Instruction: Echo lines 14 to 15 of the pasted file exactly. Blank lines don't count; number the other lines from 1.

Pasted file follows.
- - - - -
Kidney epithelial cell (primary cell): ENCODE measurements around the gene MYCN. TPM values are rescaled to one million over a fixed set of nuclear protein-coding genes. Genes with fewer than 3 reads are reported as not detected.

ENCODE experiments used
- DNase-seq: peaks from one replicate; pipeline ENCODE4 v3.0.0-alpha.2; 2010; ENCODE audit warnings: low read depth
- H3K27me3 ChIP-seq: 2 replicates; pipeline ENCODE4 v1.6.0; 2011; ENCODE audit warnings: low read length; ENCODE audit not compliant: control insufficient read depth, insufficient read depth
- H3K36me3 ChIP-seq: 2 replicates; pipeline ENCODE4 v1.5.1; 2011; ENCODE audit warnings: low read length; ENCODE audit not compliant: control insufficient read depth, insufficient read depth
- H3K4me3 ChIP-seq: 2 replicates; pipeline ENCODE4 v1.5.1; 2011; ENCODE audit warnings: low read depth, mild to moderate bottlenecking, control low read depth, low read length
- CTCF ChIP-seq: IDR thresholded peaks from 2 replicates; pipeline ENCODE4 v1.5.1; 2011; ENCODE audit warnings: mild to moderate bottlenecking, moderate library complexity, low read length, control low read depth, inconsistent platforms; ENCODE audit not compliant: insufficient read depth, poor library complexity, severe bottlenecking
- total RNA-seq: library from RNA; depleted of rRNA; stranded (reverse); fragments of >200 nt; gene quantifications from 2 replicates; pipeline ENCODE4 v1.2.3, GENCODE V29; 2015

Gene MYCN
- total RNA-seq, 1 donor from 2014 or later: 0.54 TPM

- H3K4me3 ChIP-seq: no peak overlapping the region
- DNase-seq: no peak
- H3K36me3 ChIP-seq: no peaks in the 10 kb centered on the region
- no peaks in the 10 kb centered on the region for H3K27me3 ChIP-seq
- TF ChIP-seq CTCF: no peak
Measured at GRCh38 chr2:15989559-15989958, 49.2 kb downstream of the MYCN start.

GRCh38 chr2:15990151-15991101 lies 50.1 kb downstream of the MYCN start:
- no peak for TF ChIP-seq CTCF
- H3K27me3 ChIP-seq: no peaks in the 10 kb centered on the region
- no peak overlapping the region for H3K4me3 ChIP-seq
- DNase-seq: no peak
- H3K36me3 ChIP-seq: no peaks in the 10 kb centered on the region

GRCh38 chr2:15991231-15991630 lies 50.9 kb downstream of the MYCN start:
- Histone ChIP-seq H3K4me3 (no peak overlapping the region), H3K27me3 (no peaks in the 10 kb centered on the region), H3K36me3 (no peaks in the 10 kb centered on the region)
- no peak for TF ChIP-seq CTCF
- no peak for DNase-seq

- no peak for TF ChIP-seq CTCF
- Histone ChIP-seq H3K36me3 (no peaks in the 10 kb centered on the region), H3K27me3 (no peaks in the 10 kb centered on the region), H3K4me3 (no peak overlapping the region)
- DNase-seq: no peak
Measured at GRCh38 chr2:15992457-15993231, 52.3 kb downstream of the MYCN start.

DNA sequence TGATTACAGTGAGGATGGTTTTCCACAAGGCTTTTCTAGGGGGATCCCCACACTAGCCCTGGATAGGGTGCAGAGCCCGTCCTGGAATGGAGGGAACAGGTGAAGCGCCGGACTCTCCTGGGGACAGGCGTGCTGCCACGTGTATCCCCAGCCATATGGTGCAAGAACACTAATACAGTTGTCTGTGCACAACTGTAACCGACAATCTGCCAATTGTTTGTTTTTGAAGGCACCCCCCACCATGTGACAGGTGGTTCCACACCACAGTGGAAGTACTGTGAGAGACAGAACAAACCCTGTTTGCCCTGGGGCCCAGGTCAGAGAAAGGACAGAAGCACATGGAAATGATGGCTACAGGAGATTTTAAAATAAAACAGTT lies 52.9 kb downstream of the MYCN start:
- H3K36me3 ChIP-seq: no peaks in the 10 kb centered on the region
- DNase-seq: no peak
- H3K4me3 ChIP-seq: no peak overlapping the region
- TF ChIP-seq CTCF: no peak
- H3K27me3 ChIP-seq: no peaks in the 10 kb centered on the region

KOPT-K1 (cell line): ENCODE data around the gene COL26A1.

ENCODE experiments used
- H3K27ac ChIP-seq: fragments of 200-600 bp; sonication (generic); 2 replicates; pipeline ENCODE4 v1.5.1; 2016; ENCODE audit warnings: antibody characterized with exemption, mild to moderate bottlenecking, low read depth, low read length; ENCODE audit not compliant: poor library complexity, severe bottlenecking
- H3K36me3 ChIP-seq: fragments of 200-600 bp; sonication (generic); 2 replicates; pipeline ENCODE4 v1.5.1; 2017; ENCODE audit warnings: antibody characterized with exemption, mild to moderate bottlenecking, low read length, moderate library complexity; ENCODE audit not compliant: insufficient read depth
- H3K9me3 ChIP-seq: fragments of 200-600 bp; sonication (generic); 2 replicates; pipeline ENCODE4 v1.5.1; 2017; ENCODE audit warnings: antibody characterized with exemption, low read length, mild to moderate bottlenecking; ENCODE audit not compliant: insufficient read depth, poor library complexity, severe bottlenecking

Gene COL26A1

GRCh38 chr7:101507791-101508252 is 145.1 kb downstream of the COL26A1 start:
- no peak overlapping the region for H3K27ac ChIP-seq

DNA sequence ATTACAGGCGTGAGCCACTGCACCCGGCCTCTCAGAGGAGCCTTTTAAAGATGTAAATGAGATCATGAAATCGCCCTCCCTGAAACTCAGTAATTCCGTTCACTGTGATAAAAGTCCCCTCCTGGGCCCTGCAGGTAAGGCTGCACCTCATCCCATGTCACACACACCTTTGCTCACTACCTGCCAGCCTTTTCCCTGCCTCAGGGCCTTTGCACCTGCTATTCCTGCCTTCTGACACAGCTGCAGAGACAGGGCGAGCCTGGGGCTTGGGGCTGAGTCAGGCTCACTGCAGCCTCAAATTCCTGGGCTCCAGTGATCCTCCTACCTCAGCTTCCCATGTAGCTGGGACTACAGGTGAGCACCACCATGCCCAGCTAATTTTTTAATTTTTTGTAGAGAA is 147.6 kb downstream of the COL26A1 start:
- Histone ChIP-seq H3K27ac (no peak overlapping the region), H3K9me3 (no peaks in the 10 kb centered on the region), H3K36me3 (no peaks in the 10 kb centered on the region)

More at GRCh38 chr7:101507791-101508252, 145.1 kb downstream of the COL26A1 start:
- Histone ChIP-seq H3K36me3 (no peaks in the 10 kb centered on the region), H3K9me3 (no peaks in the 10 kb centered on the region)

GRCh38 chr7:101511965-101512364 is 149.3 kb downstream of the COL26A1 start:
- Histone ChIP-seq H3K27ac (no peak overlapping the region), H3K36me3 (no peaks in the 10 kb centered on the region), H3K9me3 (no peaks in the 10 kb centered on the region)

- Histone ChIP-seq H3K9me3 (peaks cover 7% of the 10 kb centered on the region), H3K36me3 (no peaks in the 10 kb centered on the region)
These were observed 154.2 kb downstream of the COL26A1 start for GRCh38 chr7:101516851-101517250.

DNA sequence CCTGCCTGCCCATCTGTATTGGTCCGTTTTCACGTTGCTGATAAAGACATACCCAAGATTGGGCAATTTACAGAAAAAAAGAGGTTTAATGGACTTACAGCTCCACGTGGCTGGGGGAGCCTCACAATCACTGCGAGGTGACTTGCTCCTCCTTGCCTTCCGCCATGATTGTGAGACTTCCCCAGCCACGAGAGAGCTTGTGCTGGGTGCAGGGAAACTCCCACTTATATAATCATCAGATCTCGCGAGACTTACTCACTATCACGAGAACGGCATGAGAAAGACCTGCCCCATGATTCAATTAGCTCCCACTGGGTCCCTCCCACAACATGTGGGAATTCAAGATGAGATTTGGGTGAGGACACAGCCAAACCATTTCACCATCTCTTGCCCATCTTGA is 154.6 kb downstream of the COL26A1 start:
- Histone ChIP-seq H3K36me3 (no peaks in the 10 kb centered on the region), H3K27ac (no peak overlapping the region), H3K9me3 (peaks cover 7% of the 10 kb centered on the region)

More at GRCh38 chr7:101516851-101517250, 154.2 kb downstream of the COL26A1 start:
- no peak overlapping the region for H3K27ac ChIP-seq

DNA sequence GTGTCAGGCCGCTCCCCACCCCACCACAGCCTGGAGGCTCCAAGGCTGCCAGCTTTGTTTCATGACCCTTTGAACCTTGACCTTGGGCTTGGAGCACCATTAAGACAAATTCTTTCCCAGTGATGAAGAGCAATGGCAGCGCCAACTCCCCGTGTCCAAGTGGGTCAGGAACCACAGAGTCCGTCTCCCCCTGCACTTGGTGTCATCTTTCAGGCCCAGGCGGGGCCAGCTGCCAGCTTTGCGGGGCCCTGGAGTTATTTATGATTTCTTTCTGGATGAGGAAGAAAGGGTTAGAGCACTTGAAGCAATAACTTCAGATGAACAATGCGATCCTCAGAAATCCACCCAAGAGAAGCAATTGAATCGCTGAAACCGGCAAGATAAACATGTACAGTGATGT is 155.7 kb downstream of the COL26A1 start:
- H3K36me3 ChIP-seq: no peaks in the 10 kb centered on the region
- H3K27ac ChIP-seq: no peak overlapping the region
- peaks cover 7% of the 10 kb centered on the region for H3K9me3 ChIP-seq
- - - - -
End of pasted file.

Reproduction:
- no peaks in the 10 kb centered on the region for H3K27me3 ChIP-seq
- TF ChIP-seq CTCF: no peak